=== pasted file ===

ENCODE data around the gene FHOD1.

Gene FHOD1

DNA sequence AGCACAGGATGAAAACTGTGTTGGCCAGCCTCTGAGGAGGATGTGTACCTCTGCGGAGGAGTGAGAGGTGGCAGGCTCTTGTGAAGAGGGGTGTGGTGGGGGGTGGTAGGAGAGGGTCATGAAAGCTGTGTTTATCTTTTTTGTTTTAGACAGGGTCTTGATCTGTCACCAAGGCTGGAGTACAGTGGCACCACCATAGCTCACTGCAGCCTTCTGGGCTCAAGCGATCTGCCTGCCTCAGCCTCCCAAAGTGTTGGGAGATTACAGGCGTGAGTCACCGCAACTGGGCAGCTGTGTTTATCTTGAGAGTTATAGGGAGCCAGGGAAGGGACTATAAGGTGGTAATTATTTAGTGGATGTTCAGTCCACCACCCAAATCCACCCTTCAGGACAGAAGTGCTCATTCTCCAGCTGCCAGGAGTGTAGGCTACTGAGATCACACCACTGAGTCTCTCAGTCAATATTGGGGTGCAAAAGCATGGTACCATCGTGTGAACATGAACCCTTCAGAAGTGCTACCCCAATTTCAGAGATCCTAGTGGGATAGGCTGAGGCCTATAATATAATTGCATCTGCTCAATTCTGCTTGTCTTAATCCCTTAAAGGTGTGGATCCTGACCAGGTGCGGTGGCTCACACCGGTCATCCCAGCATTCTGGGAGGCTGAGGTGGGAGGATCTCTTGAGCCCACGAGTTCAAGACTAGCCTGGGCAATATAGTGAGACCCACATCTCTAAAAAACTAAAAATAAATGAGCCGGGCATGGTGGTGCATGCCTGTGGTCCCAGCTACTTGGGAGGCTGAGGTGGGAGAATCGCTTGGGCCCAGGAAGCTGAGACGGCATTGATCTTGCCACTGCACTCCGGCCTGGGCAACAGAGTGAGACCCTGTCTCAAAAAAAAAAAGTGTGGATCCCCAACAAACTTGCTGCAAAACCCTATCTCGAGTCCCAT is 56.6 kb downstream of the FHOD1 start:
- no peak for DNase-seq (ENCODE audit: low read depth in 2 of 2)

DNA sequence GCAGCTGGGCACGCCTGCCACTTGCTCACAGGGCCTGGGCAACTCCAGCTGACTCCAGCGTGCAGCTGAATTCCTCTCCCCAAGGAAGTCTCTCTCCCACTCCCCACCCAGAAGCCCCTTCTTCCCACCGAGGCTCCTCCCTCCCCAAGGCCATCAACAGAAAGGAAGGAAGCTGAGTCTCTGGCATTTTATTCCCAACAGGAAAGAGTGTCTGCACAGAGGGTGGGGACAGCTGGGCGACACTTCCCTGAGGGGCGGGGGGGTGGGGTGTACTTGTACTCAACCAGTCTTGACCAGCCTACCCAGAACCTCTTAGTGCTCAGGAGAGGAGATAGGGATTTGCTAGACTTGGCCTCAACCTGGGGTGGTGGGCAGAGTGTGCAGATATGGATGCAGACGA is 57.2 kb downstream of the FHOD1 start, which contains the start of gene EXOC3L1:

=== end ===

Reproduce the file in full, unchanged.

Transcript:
ENCODE data around the gene FHOD1.

Gene FHOD1

DNA sequence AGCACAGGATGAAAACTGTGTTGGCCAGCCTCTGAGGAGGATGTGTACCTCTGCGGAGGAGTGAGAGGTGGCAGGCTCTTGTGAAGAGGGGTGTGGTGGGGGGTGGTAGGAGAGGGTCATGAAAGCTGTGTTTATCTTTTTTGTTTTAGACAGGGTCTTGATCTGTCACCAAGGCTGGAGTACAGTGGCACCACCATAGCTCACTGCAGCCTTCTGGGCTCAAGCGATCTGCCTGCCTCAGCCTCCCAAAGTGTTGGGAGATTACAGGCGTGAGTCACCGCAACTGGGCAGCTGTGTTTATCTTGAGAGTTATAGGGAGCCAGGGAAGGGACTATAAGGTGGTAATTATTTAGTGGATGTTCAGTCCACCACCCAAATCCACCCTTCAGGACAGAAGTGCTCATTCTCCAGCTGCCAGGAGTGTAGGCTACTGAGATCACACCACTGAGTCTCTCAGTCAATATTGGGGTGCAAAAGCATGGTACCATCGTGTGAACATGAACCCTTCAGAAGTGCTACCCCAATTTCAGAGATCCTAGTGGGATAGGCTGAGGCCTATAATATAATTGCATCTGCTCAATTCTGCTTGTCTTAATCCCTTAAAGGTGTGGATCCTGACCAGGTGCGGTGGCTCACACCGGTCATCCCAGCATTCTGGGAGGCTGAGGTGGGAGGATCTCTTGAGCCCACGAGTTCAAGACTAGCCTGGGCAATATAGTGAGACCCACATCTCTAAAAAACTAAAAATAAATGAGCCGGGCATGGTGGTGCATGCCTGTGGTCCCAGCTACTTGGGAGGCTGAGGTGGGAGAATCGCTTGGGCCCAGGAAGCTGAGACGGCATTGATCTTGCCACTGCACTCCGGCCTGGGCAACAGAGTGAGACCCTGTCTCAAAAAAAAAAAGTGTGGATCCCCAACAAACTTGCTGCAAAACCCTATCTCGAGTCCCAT is 56.6 kb downstream of the FHOD1 start:
- no peak for DNase-seq (ENCODE audit: low read depth in 2 of 2)

DNA sequence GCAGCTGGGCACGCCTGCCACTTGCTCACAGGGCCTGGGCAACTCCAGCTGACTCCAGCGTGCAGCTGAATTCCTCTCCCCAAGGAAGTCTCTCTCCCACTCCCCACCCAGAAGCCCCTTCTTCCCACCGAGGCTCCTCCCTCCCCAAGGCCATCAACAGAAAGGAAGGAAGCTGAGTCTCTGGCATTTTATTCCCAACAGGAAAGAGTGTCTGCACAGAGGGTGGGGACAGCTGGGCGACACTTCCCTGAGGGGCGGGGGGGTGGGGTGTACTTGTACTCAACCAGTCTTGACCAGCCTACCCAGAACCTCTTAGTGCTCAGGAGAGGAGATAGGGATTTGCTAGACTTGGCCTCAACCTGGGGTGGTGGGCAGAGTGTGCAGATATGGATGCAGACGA is 57.2 kb downstream of the FHOD1 start, which contains the start of gene EXOC3L1: